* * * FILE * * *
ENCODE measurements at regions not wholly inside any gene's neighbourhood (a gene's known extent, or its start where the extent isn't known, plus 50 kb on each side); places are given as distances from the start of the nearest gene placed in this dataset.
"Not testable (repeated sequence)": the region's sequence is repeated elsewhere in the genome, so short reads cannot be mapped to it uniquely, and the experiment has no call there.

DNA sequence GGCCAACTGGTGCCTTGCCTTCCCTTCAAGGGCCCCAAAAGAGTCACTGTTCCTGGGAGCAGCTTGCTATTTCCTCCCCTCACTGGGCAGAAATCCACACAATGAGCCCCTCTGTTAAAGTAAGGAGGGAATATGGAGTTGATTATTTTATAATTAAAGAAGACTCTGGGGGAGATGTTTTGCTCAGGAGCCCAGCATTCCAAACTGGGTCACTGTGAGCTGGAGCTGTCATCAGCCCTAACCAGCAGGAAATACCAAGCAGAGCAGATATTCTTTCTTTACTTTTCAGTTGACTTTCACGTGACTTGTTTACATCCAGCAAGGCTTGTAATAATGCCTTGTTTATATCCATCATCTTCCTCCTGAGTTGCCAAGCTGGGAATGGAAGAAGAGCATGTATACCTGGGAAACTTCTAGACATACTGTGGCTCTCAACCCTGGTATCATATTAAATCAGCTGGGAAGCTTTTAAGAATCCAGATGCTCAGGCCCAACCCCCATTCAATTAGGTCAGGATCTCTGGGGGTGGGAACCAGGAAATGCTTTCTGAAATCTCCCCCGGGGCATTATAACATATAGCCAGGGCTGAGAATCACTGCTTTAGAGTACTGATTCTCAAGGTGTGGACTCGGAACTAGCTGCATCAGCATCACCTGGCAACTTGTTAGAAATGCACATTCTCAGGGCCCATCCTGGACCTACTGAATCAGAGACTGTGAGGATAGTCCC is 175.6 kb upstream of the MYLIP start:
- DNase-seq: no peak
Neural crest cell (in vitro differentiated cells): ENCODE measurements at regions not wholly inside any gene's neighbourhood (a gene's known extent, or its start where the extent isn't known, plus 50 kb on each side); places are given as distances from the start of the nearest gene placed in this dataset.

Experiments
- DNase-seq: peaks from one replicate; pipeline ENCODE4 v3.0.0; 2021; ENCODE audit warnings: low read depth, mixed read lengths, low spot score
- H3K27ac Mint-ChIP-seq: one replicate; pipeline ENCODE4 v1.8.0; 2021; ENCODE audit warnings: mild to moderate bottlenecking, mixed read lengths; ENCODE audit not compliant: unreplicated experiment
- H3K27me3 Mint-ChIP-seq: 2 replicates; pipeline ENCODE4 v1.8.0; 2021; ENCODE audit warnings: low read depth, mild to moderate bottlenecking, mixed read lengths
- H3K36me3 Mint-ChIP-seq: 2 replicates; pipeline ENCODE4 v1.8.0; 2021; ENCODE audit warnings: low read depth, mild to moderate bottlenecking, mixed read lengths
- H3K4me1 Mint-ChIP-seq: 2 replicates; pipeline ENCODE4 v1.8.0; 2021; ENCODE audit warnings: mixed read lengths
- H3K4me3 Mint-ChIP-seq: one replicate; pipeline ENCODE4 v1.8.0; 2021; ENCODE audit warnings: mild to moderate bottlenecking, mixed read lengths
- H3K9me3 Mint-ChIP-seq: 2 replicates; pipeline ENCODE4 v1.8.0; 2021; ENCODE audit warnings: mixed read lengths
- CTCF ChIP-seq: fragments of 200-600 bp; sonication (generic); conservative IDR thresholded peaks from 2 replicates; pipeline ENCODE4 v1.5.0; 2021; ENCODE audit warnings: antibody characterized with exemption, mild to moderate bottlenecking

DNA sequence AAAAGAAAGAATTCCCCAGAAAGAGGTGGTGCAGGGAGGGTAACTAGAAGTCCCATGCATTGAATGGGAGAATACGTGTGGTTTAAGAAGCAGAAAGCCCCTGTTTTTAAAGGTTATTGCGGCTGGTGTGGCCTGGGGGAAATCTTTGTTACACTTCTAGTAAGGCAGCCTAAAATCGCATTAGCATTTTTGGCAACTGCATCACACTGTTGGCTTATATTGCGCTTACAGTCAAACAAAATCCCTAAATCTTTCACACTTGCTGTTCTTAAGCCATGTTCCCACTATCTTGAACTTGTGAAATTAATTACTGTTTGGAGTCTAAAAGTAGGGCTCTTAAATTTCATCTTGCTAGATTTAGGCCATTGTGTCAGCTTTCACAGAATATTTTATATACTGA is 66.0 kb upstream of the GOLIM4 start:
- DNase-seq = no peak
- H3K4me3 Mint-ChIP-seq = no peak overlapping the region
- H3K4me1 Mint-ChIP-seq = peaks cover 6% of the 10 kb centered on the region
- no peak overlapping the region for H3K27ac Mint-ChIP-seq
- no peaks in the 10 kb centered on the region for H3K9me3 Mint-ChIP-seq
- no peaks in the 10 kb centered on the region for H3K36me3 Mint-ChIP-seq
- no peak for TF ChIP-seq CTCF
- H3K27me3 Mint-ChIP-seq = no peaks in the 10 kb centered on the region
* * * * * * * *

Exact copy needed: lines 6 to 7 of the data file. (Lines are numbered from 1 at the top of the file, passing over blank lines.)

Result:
Experiments
- DNase-seq: peaks from one replicate; pipeline ENCODE4 v3.0.0; 2021; ENCODE audit warnings: low read depth, mixed read lengths, low spot score